1. Less disk space is necessary because the process does not take a full copy of the VM.
  2. "Stateful" backup is taken and presented as mount points in a short amount of time, allowing for tape backup within a few minutes.

Cons:

  1. The third-party tape backup system must be able to see operating system mount points. This is sometimes a limitation of backup products.
  2. Backup to tape will use I/O from the same disk spindles as the VMs. Tape backups should be conducted during periods of low I/O on the Hyper-V host.

The assumptions of the script:

  1. Hyper-V role is installed on the host server.
  2. Copy the text below, and create a text file named "DiskShadowMountpointBasic.dsh."
  3. For this example, the virtual machines reside on D:\ (if VMs are on another drive letter or multiple drives, you can adjust).
  4. Make sure the path E:\Mountpoint\D exists.

DiskShadowMountpointBasic.dsh

*******************************************************************************************************

# Script cleans old shadows, creates shadows and copies files to separate LUN/drive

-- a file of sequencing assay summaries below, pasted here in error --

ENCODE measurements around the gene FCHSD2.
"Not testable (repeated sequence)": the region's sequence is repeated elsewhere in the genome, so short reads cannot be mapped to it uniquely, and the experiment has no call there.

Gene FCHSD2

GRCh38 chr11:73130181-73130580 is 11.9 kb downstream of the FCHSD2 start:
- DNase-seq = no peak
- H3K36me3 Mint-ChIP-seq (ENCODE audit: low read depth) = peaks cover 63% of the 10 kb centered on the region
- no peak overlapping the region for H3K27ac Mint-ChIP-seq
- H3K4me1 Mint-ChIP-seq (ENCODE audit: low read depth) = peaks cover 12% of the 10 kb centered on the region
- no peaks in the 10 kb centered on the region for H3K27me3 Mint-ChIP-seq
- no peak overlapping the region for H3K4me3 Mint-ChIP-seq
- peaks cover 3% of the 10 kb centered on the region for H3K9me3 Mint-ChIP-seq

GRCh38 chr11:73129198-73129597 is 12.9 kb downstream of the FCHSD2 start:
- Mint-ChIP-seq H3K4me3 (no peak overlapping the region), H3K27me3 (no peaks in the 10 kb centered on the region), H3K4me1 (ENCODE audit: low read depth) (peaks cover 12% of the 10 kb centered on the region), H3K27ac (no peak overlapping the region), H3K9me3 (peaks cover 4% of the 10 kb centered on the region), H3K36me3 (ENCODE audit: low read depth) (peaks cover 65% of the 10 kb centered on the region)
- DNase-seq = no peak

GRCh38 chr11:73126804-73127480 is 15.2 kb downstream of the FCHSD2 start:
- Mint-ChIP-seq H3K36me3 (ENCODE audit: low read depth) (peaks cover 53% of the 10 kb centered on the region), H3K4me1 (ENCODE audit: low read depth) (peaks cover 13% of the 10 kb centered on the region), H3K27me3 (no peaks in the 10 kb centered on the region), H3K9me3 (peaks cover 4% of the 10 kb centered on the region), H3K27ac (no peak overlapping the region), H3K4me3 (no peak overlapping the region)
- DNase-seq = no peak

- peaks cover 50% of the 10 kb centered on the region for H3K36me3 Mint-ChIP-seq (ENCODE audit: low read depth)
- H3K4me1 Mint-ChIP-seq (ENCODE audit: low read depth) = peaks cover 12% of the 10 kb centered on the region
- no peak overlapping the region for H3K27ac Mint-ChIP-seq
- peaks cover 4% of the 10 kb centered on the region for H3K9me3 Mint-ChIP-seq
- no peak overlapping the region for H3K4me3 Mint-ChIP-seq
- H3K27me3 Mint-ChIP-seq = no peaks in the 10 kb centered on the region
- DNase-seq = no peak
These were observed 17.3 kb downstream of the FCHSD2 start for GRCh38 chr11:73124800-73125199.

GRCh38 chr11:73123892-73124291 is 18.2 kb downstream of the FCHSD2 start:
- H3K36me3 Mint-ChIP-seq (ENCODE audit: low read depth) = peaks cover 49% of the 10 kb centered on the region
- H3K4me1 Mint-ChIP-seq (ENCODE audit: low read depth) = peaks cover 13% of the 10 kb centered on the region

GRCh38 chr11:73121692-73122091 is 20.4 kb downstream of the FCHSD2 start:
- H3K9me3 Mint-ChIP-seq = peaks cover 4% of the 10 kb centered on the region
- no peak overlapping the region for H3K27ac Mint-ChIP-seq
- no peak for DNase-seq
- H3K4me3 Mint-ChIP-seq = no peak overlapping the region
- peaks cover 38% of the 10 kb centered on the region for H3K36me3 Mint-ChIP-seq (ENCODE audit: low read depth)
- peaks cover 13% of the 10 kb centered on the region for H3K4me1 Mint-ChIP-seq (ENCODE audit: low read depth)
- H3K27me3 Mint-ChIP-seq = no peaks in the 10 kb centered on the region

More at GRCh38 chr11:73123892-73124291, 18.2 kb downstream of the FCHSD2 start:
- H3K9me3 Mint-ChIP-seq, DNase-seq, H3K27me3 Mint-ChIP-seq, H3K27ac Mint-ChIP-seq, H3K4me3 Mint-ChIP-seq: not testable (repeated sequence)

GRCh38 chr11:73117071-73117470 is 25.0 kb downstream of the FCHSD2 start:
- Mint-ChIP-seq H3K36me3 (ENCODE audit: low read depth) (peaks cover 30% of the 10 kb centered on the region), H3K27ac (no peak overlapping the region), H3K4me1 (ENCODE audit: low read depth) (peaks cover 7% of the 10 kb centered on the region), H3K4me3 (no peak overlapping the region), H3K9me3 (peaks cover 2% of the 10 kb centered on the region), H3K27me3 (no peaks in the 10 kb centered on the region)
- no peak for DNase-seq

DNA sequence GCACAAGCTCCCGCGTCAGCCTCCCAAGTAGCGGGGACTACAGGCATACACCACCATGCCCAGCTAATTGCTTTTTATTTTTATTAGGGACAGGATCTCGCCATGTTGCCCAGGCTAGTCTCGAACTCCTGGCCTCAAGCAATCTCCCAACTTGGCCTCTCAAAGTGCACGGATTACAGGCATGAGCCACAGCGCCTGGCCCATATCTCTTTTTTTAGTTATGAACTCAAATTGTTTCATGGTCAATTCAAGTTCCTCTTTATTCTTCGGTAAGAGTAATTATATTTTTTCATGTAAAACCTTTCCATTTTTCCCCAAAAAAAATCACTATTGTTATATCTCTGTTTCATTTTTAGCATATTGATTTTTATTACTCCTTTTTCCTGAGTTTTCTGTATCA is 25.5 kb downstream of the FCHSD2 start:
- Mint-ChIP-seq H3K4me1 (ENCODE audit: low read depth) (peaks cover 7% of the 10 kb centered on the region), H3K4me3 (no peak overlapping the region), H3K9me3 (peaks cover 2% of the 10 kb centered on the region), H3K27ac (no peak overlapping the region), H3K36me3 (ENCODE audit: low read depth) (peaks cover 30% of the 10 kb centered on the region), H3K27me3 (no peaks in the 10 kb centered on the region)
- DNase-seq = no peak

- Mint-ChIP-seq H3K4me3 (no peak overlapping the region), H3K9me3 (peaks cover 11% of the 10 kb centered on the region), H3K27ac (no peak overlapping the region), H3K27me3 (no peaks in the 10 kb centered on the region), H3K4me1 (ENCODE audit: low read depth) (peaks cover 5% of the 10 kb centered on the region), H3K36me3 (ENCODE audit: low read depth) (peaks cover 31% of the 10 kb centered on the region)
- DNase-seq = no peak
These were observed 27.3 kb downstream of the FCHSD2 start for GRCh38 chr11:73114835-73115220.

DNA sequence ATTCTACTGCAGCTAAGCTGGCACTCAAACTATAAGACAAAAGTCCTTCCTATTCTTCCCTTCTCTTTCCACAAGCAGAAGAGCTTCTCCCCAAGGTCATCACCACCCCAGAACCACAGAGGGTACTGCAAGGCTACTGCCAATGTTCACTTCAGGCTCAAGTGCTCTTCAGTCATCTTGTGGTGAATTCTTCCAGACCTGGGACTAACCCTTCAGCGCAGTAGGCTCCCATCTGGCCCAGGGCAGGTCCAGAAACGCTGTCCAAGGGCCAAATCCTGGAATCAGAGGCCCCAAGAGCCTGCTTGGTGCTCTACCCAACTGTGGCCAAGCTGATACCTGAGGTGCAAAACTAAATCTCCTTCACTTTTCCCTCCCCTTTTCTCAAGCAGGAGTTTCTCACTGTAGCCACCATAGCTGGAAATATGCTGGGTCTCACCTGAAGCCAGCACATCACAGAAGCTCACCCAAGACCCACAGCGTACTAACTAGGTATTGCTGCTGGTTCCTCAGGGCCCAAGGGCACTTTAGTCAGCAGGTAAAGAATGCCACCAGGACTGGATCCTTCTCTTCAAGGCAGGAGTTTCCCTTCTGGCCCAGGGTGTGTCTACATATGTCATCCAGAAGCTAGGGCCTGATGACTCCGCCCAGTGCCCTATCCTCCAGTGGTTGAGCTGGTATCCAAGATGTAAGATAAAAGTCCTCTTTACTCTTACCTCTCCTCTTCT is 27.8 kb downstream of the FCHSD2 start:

# (backupscript_W.cmd), then unexposes drive/LUN.
# Make sure the scripts are in C:\vsbackup and that C:\vsbackup\cab exists or make the
# appropriate modifications.

DELETE SHADOWS ALL
SET CONTEXT PERSISTENT
SET METADATA c:\vsbackup\cab\Backup.cab
SET VERBOSE ON
BEGIN BACKUP
ADD VOLUME C:\ ALIAS C
ADD VOLUME D:\ ALIAS MP1
CREATE

EXPOSE MP1 E:\Mountpoints\D

To execute the Diskshadow Script above, create a command file like the one below.

VSBackup.cmd
diskshadow /s c:\vsbackup\DiskShadowMountPointBasic.dsh

The two scripts outlined above are a basic compilation of commands for online backups of virtual machines. Each has its benefits. The script we use for some Hyper-V workloads employs the DiskShadowMountPoint.dsk script because it creates only mount points of the shadow copies instead of actually copying the data to a second set of disks. This saves significant disk space but requires long-term backup systems to see mount points.

Although there are other considerations if you use LUNs/drives without drive letters to house VMs, these basic scripts can go a long way in providing reliable online backups. For detailed versions of these scripts as I have used them in production environments, go to VirtuallyAware.com.

With the increasing popularity of Hyper-V, more and more vendors have incorporated support for the Hyper-V VSS writer, which has made host-level backups of VMs directly to tape much easier. These products are valuable, but they add licensing costs. Other major vendors still do not support the Hyper-V VSS writer, making it necessary to either purchase another backup product or employ some effective, low-cost alternatives. You can try these methods out in your environment, and let me know how they work or if you have any suggestions.

This was first published in August 2009